Start­ing in 2008, Congress al­lowed the Fed to pay banks for the sur­plus cash they store at the cen­tral bank. As Fed of­fi­cials pre­pared for “lift off,” they re­alised that IOER could be a use­ful tool for manag­ing rates. In the­ory, if the fed funds rate were to climb above the IOER rate, firms would with­draw re­serves and lend them to other fi­nan­cial in­sti­tu­tions at that higher rate. But that in­crease in the sup­ply of re­serves avail­able for loans would then push the Fed funds rate back down to the IOER level. They cre­ated an­other mech­a­nism, called the overnight re­v­erse re­pur­chase agree­ment fa­cil­ity, to act as an in­ter­est-rate floor.

6. Why is the fed funds rate ris­ing to­ward the top of the band?

No one is 100% sure. But a pre­vail­ing the­ory, one sup­ported by Fed of­fi­cials in min­utes of their Septem­ber pol­icy meeting, is that el­e­vated Trea­sury-bill sup­ply - and a cor­re­spond­ing in­crease in yields - is con­tribut­ing to the bench­mark’s rise. That has pushed other key overnight rates higher, es­pe­cially in the mar­ket for re­pur­chase agree­ments. As these other short-term as­sets be­came more at­trac­tive al­ter­na­tives to lend­ing re­serves to other banks, the avail­abil­ity of fund­ing has less­ened, putting up­ward pres­sure on the ef­fec­tive fed funds rate. Some strate­gists also be­lieve that the cen­tral bank’s bal­ance-sheet un­wind is also start­ing to have an im­pact.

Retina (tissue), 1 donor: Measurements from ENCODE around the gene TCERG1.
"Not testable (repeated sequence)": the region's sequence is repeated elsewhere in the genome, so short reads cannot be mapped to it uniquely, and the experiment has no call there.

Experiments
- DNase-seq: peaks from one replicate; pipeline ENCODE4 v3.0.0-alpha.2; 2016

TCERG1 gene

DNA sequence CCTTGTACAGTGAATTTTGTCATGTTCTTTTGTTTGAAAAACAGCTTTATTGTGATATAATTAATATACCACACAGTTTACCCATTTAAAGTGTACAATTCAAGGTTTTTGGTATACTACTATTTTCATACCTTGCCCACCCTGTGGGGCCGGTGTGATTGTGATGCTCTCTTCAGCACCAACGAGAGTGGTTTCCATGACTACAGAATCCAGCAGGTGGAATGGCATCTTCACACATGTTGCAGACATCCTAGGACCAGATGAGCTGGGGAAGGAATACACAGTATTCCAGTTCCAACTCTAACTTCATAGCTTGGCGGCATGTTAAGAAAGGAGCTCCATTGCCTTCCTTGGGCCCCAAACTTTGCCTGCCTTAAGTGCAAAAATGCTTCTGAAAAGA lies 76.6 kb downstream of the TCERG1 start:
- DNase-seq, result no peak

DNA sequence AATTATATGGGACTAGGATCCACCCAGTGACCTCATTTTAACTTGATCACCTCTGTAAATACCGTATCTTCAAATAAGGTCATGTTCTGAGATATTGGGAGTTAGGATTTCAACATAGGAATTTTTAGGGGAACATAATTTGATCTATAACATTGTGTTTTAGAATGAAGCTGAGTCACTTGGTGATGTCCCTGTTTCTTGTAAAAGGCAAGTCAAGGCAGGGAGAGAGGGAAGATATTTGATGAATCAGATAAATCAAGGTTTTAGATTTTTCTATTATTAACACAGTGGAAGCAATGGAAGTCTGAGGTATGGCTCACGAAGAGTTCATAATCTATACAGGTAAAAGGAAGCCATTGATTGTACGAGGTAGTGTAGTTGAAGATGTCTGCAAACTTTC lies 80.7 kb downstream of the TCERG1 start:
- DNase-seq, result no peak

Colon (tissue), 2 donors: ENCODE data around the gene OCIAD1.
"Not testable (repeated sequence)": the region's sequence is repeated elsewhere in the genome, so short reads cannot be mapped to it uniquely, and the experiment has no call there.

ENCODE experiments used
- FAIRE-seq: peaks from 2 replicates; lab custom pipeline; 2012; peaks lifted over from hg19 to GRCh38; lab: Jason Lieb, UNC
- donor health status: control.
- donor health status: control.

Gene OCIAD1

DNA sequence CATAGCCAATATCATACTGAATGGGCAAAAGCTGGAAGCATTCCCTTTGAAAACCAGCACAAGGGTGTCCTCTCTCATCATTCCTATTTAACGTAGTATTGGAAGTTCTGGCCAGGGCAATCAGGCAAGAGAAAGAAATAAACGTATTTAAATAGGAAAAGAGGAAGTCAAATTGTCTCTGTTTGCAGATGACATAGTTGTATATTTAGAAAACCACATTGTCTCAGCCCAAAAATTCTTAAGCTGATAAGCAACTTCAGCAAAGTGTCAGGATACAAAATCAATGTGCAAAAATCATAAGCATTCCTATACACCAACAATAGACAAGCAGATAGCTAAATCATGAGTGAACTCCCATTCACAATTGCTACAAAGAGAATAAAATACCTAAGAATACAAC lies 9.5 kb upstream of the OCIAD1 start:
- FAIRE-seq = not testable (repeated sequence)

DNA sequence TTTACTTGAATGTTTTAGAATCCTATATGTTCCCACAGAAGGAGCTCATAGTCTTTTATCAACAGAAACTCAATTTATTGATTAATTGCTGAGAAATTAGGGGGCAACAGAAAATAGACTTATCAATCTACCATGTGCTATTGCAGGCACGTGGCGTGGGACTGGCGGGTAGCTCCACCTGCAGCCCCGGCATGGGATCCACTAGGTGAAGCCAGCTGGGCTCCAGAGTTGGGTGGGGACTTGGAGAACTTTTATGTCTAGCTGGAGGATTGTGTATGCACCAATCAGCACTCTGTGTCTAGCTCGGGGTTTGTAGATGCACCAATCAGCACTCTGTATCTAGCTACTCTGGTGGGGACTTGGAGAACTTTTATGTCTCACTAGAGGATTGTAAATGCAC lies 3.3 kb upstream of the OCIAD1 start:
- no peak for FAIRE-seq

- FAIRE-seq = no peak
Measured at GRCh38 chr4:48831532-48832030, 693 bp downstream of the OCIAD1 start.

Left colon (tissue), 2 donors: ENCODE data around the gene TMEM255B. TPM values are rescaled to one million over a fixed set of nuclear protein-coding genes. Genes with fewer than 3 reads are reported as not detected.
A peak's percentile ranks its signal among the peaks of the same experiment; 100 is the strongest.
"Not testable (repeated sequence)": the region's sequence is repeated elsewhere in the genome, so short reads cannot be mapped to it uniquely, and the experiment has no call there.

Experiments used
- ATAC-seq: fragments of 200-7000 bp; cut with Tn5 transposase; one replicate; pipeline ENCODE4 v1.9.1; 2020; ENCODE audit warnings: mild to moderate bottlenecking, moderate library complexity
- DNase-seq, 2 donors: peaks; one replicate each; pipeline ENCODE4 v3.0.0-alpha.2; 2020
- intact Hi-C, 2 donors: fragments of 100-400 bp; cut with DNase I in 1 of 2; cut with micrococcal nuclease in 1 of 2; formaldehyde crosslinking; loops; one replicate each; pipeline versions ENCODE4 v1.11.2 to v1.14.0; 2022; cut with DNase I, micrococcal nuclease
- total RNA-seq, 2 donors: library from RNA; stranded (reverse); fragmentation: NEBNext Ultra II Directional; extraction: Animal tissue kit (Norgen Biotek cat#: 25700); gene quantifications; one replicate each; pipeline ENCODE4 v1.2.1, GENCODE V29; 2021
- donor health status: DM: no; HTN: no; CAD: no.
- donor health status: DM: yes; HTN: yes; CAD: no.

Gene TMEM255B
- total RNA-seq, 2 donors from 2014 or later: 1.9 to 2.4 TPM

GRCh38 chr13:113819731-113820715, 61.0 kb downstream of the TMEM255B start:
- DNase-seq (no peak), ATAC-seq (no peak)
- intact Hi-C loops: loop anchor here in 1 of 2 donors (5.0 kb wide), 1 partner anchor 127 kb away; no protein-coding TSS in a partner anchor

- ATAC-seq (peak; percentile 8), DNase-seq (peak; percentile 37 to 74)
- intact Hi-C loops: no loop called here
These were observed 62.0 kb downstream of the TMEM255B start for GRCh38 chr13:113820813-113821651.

7. Didn’t the Fed al­ready make an ad­just­ment?